IN BRIEF

Rethinking Gastroesophageal Reflux Disease (GERD) in Infants

December 2, 2019
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Novel use of existing technology points to other causes of GERD-like symptoms.

While typically attributed to gastroesophageal reflux disease (GERD), supra-esophageal symptoms, such as cough, back arching and gagging, can be temporally associated with aerophagia, according to a new study by researchers at Nationwide Children’s Hospital.

The findings come from the novel implementation of standard impedance technology combined with a pH electrode to monitor intraluminal flow of air within the esophagus.

“When analyzing a 24-hour tracing from a patient sent to us for symptoms suggestive of reflux, which is often a cause, I was fully prepared to see reflux, but I didn’t see that. Instead, within the two-minute windows that preceded the symptoms, I saw air swallows,” says senior research scientist and principal investigator Fred Woodley, PhD, of Nationwide Children’s Division of Gastroenterology, Hepatology and Nutrition and lead author of the study.

The article, which was published in the Journal of Pediatric Gastroenterology and Nutrition, presents two clinical cases of infants who were referred to Nationwide Children’s for symptoms suggestive of reflux. Standard-of-care, impedance-pH monitoring found little evidence of reflux in these infants. Therefore, following Dr. Woodley’s observation of aerophagia in the monitoring data, the investigators decided to test the hypothesis that pH/multichannel impedance technology could be used to objectively assess the temporal relationship between GERD-like symptoms and esophageal air events, including air swallows, supragastric belches and gastric belches.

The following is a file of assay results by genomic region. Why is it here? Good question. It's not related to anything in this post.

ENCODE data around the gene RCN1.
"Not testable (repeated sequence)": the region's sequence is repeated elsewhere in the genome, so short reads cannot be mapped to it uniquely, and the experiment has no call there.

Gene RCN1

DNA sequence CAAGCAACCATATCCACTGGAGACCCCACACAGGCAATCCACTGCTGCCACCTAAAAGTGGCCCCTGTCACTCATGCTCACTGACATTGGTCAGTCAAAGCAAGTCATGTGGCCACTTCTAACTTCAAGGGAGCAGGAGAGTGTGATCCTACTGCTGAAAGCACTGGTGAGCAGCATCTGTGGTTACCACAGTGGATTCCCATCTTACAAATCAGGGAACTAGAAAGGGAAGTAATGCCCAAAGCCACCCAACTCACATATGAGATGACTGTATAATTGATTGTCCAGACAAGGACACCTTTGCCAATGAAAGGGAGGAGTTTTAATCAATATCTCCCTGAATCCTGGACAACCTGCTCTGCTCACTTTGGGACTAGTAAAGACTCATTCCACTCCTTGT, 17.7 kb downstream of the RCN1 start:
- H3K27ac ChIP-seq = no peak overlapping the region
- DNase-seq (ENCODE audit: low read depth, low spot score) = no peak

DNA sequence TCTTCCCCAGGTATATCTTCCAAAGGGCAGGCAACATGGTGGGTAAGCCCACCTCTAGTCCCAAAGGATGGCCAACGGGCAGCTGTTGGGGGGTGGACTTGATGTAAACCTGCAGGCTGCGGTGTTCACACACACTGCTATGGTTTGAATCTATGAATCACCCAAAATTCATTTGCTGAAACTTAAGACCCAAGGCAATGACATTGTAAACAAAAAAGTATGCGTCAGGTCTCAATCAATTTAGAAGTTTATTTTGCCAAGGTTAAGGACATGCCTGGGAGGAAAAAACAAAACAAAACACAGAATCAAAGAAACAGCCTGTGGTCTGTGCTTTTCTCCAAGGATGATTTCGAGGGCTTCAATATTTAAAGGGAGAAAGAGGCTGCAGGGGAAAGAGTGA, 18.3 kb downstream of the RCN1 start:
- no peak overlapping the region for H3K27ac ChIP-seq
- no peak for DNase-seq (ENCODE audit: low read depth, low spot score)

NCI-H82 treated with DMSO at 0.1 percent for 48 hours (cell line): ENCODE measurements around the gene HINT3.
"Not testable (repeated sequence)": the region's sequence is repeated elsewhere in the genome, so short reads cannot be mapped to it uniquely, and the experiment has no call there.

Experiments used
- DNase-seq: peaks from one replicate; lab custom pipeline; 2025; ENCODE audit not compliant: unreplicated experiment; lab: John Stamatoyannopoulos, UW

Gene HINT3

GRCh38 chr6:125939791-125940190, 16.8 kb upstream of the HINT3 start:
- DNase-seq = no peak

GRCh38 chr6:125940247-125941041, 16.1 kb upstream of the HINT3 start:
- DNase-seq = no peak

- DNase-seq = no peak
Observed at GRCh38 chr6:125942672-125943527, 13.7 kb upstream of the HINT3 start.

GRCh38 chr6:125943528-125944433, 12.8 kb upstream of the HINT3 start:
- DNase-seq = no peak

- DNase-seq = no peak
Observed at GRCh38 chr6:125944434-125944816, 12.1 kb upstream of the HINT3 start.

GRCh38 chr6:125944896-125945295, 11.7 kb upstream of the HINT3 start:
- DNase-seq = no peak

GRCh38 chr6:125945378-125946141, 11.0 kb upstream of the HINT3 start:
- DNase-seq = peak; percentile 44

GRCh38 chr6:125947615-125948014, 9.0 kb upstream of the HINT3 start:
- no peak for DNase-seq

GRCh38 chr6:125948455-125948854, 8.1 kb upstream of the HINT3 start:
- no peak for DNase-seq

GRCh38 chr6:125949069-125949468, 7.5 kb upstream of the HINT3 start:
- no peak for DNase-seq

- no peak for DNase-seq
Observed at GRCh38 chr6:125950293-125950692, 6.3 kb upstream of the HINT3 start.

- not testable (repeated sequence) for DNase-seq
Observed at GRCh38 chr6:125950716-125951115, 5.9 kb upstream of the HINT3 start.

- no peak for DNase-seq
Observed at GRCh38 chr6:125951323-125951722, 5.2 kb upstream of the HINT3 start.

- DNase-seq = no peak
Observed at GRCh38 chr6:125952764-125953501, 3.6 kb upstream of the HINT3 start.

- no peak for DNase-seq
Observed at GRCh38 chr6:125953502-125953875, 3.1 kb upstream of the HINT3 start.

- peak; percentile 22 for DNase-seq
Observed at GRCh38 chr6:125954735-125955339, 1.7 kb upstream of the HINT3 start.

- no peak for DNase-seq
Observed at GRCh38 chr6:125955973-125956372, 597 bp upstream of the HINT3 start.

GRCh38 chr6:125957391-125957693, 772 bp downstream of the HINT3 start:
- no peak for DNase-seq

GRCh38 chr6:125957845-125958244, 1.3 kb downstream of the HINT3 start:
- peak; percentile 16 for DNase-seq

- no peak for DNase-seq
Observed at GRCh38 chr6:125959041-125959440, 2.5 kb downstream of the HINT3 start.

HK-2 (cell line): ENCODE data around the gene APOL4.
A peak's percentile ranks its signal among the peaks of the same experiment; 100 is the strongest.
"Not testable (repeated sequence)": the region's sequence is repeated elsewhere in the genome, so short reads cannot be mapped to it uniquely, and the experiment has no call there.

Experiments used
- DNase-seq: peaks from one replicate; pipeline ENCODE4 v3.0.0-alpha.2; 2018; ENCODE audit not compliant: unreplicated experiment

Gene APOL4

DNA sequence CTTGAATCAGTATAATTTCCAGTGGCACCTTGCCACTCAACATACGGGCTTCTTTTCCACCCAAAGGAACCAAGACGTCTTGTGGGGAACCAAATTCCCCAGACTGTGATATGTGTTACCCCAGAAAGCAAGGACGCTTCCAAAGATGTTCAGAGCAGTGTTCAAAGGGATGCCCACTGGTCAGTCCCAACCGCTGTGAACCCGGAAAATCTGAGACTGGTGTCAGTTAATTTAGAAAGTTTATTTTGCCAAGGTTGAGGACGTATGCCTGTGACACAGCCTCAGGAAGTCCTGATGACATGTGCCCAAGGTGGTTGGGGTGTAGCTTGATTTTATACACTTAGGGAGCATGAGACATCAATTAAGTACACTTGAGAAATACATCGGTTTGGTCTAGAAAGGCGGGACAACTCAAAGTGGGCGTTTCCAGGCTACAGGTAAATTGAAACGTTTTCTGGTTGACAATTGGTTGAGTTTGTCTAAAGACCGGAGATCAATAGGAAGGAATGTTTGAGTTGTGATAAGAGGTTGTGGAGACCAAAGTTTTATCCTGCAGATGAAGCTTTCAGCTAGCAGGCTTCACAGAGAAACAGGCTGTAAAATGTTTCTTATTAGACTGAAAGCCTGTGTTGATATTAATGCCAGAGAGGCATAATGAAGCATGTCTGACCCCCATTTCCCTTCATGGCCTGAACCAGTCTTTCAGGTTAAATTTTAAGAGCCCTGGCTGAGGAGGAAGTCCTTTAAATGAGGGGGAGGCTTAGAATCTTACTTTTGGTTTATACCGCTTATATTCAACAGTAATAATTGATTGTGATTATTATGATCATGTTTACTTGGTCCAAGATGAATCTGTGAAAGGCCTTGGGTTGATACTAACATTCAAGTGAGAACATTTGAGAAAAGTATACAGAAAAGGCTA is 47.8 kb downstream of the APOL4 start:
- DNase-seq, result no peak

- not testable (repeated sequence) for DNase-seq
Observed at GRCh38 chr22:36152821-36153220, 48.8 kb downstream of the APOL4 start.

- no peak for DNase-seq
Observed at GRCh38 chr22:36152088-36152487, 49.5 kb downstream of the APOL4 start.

The tracing analysis software associated with impedance technology typically autoscans output data to indicate reflux events. Therefore, to test their hypothesis, the team unmarked the tracings and manually analyzed copies of the tracings according to each type of esophageal air event and tested their associations with recorded symptoms.

All three symptoms, coughing, back arching and gagging, were significantly associated with all three esophageal air events:  air swallows, supragastric belches and gastric belches. The authors suspect that esophageal air events are likely to trigger sensory-motor activation of the vagus nerve, resulting in esophageal distention-induced reflexes that mimic GERD symptoms.

“It’s not something that always happens, but it underscores the importance of exploring possible diagnoses other than reflux when some of these symptoms are occurring,” says Dr. Woodley, who is also a clinical assistant professor of pediatrics at the Ohio State University College of Medicine, “Using the impedance technology to mark air swallows, as opposed to reflux events, allows us to do that, and to my knowledge, this was the first time that had ever been done.”

Going forward, the team would like to increase their sample size by continuing to assess infants who are referred for GERD-like symptoms and to test the relationships between pacifier use (and maxillary and lingual ties) and air-swallow occurrence.

Reference:

Woodley FW, Ciciora SL, Vaz K, Williams K, Di Lorenzo C, Jadcherla S. Novel Use of Impedance Technology Shows that Esophageal Air Events Can Be Temporally Associated with GERD-Like Symptoms. J Pediatr Gastroenterol Nutr. 2019 Sep 23. doi: 10.1097/MPG.0000000000002514. [Epub ahead of print]

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